# AutoMLSearch for time series problems¶

In this guide, we’ll show how you can use EvalML to perform an automated search of machine learning pipelines for time series problems. Time series support is still being actively developed in EvalML so expect this page to improve over time.

## But first, what is a time series?¶

A time series is a series of measurements taken at different moments in time (Wikipedia). The main difference between a time series dataset and a normal dataset is that the rows of a time series dataset are ordered with time. This relationship between the rows does not exist in non-time series datasets. In a non-time-series dataset, you can shuffle the rows and the dataset still has the same meaning. If you shuffle the rows of a time series dataset, the relationship between the rows is completely different!

## What does AutoMLSearch for time series do?¶

In a machine learning setting, we are usually interested in using past values of the time series to predict future values. That is what EvalML’s time series functionality is built to do.

## Loading the data¶

In this guide, we work with daily minimum temperature recordings from Melbourne, Austrailia from the beginning of 1981 to end of 1990.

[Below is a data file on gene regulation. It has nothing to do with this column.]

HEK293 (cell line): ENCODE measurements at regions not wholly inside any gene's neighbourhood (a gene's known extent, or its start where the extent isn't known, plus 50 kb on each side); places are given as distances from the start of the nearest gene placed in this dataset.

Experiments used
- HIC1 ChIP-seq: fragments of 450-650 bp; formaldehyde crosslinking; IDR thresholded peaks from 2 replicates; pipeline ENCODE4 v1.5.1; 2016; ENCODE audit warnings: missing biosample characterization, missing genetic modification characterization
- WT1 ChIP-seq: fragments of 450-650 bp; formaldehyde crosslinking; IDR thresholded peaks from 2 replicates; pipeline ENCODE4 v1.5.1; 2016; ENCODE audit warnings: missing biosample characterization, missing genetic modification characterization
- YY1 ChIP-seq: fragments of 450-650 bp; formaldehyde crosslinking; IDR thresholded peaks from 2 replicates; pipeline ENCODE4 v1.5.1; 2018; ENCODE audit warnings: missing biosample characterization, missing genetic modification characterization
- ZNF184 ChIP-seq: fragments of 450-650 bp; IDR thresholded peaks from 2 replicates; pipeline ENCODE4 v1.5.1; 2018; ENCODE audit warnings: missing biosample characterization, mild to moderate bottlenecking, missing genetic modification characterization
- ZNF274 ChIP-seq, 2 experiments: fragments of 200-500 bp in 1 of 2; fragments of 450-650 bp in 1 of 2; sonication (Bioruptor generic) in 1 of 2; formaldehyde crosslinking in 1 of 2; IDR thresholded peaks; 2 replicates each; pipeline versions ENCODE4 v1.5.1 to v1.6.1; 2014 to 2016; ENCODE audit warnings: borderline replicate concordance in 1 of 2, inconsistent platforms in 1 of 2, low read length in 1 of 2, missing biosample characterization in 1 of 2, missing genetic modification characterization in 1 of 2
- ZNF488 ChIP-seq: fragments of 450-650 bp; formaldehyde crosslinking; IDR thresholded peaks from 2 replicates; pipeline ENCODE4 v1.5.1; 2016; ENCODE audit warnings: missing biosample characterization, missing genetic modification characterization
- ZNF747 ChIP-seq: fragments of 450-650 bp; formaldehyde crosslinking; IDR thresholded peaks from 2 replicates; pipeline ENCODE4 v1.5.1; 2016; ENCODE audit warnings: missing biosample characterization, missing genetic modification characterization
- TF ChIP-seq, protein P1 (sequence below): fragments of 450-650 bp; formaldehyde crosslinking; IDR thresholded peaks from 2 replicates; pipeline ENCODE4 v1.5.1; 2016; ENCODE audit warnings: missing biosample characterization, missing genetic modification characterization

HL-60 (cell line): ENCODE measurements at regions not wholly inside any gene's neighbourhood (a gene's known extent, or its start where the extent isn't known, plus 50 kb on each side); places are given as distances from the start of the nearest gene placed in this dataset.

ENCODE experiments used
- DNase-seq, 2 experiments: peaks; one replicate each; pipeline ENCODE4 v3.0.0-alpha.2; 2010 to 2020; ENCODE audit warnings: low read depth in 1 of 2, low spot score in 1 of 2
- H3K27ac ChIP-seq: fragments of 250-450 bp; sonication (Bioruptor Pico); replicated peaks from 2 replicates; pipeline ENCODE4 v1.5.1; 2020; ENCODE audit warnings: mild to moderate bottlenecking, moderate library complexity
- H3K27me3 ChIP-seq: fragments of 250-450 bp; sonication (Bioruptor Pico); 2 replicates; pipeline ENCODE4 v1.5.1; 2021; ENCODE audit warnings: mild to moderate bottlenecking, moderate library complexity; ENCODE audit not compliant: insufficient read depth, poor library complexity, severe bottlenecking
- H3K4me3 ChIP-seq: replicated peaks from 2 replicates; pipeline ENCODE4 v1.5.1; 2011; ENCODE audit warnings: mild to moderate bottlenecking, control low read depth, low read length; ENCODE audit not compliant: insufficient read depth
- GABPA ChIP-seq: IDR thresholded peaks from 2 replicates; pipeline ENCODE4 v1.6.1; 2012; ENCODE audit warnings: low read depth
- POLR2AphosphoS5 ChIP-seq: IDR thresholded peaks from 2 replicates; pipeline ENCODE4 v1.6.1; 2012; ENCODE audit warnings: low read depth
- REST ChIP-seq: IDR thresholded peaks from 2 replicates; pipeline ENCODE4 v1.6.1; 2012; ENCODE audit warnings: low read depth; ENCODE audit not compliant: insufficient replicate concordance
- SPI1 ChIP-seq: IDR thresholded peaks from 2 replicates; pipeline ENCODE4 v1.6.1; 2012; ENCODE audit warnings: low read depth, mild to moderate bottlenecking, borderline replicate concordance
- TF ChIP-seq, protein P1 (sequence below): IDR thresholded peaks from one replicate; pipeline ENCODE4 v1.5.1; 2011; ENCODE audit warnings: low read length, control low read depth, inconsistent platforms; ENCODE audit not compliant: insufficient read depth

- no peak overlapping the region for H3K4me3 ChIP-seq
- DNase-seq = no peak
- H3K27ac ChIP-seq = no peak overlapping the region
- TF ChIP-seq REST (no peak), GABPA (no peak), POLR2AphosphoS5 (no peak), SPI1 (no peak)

We start by loading the temperature data into two splits. The first split will be a training split consisting of data from 1981 to end of 1989. This is the data we’ll use to find the best pipeline with AutoML. The second split will be a testing split consisting of data from 1990. This is the split we’ll use to evaluate how well our pipeline generalizes on unseen data.

[1]:

from evalml.demos import load_weather
X, y = load_weather()

             Number of Features
Categorical                   1

Number of training examples: 3650
Targets
10.0    1.40%
11.0    1.40%
13.0    1.32%
12.5    1.21%
10.5    1.21%
...
0.2     0.03%
24.0    0.03%
25.2    0.03%
22.7    0.03%
21.6    0.03%
Name: Temp, Length: 229, dtype: object

[2]:

train_dates, test_dates = X.Date < "1990-01-01", X.Date >= "1990-01-01"
X_train, y_train = X.ww.loc[train_dates], y.ww.loc[train_dates]
X_test, y_test =  X.ww.loc[test_dates], y.ww.loc[test_dates]


### Visualizing the training set¶

[3]:

import plotly.graph_objects as go

[4]:

data = [
go.Scatter(
x=X_train["Date"],
y=y_train,
mode="lines+markers",
name="Temperature (C)",
line=dict(color="#1f77b4"),
)
]
# Let plotly pick the best date format.
layout = go.Layout(
title={"text": "Min Daily Temperature, Melbourne 1980-1989"},
xaxis={"title": "Time"},
yaxis={"title": "Temperature (C)"},
)

go.Figure(data=data, layout=layout)